I never imagined myself reaching this point. Having given up on college in 2011, I found myself working my way through different management positions across retail. Eternal grateful for the opportunity these jobs had presented for me, they had allowed me to survive well enough. By 2016, I had found the lack of empathy, and cerebral engagement to be a bit too much. In what may have been an impulsive decision, I quit my job and returned to college. I knew I wanted to explore more of what the world had to offer, and to see how I might be able to give back.
I entered a community college and was able to secure my associate degrees by 2017. This enabled me to transfer to the University of Louisville (UofL) and begin pursuing my bachelor’s. I wasn’t certain what direction to go; and initially was determined to go for an engineering degree of some sort. In my first semester at UofL, I took a physics course with a wonderful professor; Dr. David Brown. The manner in which he approached teaching instantly drew my attention. This was what I thought education should have been my first go around. I then decided to major in Physics. That following summer, I was given my first opportunity to be a Teacher’s Assistant; And I was hooked.
I then spent the remainder of my time as an undergraduate being a Teacher’s Assistant of some form. Whether it was instructing a lab or being a resource within the classroom, I found it to be one of the most fulfilling experiences. It was through this process I learned that to teach at the collegiate I would have to go to Graduate school; This had terrified me. I had always struggled with formalized education, and certainly did not believe myself capable of the highest levels of it. I was fortunate though to have mentors to guide me. If it were not for these amazing educators, I would not be here now.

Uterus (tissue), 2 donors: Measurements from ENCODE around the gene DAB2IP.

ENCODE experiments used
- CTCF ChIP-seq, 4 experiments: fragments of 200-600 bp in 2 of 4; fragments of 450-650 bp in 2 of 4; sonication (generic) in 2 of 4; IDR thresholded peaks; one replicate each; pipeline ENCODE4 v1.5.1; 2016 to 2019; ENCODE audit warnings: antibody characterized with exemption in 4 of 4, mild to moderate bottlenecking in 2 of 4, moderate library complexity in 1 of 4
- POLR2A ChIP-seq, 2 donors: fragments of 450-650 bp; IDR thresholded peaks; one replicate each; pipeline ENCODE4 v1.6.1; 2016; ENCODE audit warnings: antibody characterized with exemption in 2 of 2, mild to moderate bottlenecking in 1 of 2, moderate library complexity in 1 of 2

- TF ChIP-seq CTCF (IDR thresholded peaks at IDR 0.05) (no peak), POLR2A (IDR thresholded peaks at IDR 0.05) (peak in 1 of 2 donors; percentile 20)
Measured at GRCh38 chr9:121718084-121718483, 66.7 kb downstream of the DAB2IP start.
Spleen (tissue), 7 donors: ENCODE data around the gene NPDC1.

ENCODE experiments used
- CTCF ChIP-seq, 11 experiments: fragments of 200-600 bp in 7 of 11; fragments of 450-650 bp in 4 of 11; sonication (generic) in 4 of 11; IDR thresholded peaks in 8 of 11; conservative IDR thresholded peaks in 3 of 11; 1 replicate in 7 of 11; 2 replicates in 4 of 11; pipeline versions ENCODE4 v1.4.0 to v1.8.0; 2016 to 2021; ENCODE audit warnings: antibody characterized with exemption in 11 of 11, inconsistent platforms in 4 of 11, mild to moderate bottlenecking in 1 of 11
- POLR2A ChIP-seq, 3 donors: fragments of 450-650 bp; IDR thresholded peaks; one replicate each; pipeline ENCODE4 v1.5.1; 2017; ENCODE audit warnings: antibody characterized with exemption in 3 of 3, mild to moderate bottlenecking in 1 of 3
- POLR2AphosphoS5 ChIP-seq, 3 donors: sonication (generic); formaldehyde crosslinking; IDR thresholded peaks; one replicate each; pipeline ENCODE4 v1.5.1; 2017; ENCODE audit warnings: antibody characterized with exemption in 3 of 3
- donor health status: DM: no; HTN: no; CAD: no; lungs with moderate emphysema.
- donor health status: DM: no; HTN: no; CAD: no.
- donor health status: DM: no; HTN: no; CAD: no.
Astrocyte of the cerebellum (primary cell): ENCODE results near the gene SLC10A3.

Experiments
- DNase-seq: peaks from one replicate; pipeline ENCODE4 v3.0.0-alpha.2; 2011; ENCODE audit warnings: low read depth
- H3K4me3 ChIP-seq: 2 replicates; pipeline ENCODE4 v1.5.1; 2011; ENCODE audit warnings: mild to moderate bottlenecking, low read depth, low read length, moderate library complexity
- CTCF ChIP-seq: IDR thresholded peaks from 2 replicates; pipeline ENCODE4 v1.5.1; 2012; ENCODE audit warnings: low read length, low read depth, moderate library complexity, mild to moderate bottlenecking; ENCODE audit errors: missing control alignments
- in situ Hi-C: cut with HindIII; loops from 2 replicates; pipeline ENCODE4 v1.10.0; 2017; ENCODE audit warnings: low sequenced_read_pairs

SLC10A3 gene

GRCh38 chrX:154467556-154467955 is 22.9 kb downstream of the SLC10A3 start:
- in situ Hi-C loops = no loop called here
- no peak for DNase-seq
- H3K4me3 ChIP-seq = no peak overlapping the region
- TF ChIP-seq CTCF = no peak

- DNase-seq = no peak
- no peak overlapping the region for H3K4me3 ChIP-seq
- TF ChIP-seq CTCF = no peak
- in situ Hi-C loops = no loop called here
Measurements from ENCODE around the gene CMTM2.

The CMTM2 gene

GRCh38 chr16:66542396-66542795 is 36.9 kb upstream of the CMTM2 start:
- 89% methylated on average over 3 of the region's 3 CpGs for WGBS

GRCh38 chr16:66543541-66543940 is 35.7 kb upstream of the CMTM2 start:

In the spirit of what they taught me, I now continue my education further. Having been accepted into Michigan Tech has been one of the proudest moments in my life. Only to be surpassed by the honor and privilege I feel to have been accepted as a KCP Fellow. With this support, I will be able to accomplish something I only had ever dreamt of as a child. In return, it is only right to give that experience back. As I complete my PhD, I hope to help cultivate a diverse culture at MTU, using my unique experiences to build our community. Afterwards, I hope to become a faculty member and work towards a more comprehensive foundational curriculum; Integrating computation, physics, and mathematics together. In my late career, I’d hope to take an administrative position to further build a more representative student body of the diversity we have in the world.
Sponsored by the King-Chavez-Parks Future Faculty Fellowship from the State of Michigan